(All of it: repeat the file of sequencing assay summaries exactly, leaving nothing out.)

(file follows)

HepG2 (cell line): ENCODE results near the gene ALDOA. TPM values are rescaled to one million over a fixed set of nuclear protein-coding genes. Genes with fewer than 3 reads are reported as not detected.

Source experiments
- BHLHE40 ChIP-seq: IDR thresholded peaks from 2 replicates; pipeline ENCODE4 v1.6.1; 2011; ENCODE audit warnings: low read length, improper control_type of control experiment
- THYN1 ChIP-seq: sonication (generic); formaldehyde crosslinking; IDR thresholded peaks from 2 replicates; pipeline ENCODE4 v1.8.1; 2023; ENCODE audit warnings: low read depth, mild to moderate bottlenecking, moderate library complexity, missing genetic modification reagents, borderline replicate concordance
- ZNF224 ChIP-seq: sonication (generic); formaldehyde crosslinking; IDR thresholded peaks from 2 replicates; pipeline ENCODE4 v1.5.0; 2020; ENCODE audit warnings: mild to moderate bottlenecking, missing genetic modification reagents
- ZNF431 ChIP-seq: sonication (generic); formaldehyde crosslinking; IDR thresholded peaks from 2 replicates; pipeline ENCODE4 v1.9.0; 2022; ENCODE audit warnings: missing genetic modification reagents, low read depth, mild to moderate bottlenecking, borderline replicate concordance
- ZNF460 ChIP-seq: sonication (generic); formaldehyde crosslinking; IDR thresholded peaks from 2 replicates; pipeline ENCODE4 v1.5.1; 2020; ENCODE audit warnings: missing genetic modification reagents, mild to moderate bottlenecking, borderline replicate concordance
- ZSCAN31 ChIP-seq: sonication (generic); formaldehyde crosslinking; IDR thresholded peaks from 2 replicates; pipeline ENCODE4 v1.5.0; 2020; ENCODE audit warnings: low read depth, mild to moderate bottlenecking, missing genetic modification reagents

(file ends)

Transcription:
HepG2 (cell line): ENCODE results near the gene ALDOA. TPM values are rescaled to one million over a fixed set of nuclear protein-coding genes. Genes with fewer than 3 reads are reported as not detected.

Source experiments
- BHLHE40 ChIP-seq: IDR thresholded peaks from 2 replicates; pipeline ENCODE4 v1.6.1; 2011; ENCODE audit warnings: low read length, improper control_type of control experiment
- THYN1 ChIP-seq: sonication (generic); formaldehyde crosslinking; IDR thresholded peaks from 2 replicates; pipeline ENCODE4 v1.8.1; 2023; ENCODE audit warnings: low read depth, mild to moderate bottlenecking, moderate library complexity, missing genetic modification reagents, borderline replicate concordance
- ZNF224 ChIP-seq: sonication (generic); formaldehyde crosslinking; IDR thresholded peaks from 2 replicates; pipeline ENCODE4 v1.5.0; 2020; ENCODE audit warnings: mild to moderate bottlenecking, missing genetic modification reagents
- ZNF431 ChIP-seq: sonication (generic); formaldehyde crosslinking; IDR thresholded peaks from 2 replicates; pipeline ENCODE4 v1.9.0; 2022; ENCODE audit warnings: missing genetic modification reagents, low read depth, mild to moderate bottlenecking, borderline replicate concordance
- ZNF460 ChIP-seq: sonication (generic); formaldehyde crosslinking; IDR thresholded peaks from 2 replicates; pipeline ENCODE4 v1.5.1; 2020; ENCODE audit warnings: missing genetic modification reagents, mild to moderate bottlenecking, borderline replicate concordance
- ZSCAN31 ChIP-seq: sonication (generic); formaldehyde crosslinking; IDR thresholded peaks from 2 replicates; pipeline ENCODE4 v1.5.0; 2020; ENCODE audit warnings: low read depth, mild to moderate bottlenecking, missing genetic modification reagents